The most important trip you may take in life is meeting people halfway. ~Henry Boye
Okay, this motto (“Boys are Toys”) does not describe my personal approach to relationships (ask DP… I believe that he will vouch for me). The button and knapsack belonged to Suzy, our oh-so-cute, twenty-something Hungarian train-friend. During the Easter break we traveled together for almost two hours, from Budapest to Bratislava.
Suzy (who forgave me the coke-spilling incident with grace beyond her years) was traveling to see her boyfriend in Turin, Italy. She had chosen to take the train to Bratislava from which she had found a cheap flight to Turin. She told us that she has been to Italy at least twenty times. Italy and speaking Italian were her destiny, she said. And this boy.
Somewhat shyly, Suzy confessed that she had been on a “little diet” but she had completely given it up before this Easter trip to Turin. She could not, after all, ask her boyfriend’s mama to make her a salad when everyone else was having pasta or pizza.
Suzy is studying psychology at a Budapest university. She wonders how this profession will work out for her; if she moves to Italy, she will have to pursue additional university studies in Italian in order to be certified as a therapist there. DP and I mentioned the growing need for therapists who understand culture and the challenges of cultural adaptation. The smaller the world gets, the more complicated living in it becomes.
Just after we crossed the border between Hungary and Slovakia, an older woman boarded the train and entered our cabin, taking the seat between Suzy and me. I had a moment of actual anxiety; I worried that it would be difficult to carry on our lovely conversation over and around our new cabin-mate. The accommodater in me did not want to make her uncomfortable. After a few minutes of weirdly LOUD silence we resumed talking and the woman did not seem to mind her place in the epicenter of our discussion and frequent bursts of laughter. (She actually seemed very pleased with DP who is quite tall and was able to swing her large suitcase up onto the luggage rack with ease).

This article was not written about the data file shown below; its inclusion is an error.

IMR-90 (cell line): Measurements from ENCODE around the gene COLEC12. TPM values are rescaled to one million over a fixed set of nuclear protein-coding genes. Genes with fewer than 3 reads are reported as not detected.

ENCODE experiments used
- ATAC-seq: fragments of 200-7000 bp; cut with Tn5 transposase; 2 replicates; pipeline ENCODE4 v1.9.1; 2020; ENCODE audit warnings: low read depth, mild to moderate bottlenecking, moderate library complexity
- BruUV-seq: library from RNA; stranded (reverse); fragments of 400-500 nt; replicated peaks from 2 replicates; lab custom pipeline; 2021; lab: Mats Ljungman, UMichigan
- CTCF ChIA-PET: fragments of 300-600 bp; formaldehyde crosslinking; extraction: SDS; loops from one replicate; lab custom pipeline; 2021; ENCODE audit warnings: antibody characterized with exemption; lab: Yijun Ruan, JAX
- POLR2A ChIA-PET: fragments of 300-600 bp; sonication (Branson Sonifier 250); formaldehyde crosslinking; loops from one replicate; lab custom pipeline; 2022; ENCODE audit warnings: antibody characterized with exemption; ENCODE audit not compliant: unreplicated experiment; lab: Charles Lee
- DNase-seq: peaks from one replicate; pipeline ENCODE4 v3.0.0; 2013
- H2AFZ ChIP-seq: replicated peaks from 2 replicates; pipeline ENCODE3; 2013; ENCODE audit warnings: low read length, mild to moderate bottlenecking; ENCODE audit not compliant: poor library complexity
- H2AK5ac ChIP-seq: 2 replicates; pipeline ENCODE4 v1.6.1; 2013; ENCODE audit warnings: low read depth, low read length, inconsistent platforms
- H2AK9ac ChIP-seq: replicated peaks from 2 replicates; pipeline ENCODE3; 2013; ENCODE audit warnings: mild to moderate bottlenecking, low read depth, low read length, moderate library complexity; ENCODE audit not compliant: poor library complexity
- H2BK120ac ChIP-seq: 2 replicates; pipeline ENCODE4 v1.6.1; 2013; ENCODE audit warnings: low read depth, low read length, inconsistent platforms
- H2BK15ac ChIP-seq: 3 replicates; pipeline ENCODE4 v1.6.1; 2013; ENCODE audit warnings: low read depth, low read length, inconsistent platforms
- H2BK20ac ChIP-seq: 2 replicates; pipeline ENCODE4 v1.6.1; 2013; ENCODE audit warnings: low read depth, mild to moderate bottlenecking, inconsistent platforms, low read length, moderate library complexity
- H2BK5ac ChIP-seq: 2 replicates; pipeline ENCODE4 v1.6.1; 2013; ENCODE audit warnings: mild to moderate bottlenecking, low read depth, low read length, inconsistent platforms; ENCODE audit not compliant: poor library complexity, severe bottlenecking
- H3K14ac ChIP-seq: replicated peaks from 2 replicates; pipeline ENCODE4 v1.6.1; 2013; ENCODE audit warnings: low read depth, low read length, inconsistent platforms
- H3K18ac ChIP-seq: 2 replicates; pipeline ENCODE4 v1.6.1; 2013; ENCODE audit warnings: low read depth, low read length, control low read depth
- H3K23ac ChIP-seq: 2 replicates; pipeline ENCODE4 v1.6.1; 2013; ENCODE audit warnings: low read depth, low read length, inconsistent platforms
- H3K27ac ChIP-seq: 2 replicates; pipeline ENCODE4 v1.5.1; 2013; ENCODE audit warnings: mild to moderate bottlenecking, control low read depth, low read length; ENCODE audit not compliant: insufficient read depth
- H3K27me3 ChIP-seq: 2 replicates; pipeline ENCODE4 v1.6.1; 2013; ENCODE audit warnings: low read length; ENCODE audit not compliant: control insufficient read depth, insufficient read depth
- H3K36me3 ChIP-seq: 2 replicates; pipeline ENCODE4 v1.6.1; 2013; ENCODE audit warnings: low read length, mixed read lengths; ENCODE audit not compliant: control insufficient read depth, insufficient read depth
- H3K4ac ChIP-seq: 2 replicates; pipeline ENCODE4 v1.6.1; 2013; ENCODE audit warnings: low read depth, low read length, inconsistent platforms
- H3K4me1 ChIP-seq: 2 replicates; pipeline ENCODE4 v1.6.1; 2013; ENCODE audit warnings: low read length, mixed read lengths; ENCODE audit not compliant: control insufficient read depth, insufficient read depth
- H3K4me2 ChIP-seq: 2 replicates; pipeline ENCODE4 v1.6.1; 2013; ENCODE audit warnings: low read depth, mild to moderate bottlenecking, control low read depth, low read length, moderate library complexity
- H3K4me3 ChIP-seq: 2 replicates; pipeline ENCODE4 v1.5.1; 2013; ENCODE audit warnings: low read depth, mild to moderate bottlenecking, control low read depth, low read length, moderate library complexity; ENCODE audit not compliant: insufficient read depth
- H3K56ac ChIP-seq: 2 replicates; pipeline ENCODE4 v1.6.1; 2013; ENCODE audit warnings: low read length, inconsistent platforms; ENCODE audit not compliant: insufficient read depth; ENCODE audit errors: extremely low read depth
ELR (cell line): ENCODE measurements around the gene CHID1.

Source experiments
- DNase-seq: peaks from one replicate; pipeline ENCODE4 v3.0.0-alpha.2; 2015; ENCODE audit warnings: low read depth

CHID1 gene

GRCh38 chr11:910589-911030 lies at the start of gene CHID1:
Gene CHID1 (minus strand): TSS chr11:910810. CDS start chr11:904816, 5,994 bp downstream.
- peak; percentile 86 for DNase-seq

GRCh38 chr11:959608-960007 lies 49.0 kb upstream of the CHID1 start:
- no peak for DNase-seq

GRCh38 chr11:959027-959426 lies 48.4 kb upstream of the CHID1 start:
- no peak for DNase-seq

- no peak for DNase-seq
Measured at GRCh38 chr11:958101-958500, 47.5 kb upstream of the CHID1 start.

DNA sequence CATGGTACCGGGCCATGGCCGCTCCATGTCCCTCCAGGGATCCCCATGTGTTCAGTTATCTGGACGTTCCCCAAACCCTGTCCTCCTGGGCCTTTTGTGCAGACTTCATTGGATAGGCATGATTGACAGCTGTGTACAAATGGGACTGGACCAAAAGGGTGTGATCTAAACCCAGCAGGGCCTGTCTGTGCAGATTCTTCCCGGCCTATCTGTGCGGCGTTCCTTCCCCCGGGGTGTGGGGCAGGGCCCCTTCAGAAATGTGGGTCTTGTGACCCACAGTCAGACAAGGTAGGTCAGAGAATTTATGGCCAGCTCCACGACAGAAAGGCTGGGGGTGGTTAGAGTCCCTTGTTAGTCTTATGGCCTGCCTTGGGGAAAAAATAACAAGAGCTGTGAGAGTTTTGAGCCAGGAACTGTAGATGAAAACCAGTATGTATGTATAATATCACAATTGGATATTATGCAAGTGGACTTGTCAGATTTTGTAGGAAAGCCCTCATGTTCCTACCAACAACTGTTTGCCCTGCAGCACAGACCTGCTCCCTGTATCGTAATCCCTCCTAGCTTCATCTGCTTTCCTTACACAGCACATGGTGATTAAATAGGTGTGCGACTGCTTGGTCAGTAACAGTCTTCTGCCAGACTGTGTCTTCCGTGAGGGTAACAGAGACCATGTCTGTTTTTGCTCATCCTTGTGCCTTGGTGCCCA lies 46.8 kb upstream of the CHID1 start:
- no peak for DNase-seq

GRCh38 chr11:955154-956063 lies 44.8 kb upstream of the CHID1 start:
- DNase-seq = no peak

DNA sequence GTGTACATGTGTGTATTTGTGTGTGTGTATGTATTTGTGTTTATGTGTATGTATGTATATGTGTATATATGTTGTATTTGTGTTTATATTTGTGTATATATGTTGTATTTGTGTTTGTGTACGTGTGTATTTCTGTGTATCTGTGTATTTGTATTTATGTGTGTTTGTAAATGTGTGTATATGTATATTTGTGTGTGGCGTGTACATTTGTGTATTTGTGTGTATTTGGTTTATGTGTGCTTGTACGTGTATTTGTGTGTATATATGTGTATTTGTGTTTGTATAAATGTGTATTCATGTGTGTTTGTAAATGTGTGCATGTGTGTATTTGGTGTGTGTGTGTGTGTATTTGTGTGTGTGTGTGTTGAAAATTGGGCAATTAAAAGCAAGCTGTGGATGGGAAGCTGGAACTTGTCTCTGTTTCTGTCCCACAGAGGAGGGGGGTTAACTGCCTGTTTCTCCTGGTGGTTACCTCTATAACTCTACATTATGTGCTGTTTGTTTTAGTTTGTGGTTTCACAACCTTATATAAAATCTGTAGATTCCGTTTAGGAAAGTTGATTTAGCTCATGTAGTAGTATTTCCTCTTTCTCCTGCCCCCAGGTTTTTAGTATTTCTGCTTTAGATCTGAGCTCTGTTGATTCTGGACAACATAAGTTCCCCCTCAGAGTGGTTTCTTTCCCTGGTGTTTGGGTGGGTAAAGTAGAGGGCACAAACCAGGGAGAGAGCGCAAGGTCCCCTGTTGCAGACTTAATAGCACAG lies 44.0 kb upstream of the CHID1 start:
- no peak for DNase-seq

Suzy is, I think, typical of young Europeans. Self-assured, adventurous, and travel-loving, she speaks several languages and loves to practice them. She spoke with refreshing honesty about living in Budapest and about the current political unrest. It was clear that she, like my sister Littlest, doesn’t take any shit. In just ninety minutes, I felt that she might become a friend in spite of the twenty year difference in our ages.
The train was approaching Bratislava and the time came for Suzy to gather up her things. After we said goodbye and she left the cabin, I felt a wave of genuine sadness. I should have given her my e-mail address. Three paralyzing minutes passed before I ripped off a part of a yellow post-it note from the back of my journal, jotted down my name and e-mail address, and slipped down the passageway towards the exit. Suzy looked up, surprised. I handed her the little yellow slip of paper and told her what a great pleasure it had been to talk with her. She was, I think, touched by the gesture.
I returned to our cabin feeling strangely emotional. I had, after all, known Suzy for a very short time. Just ninety minutes.
Ninety minutes is enough, though, to make a connection with a fellow traveler. It’s enough to share something about yourself and your country and to learn a little bit about what it is like to walk in someone else’s shoes… and to carry their knapsack.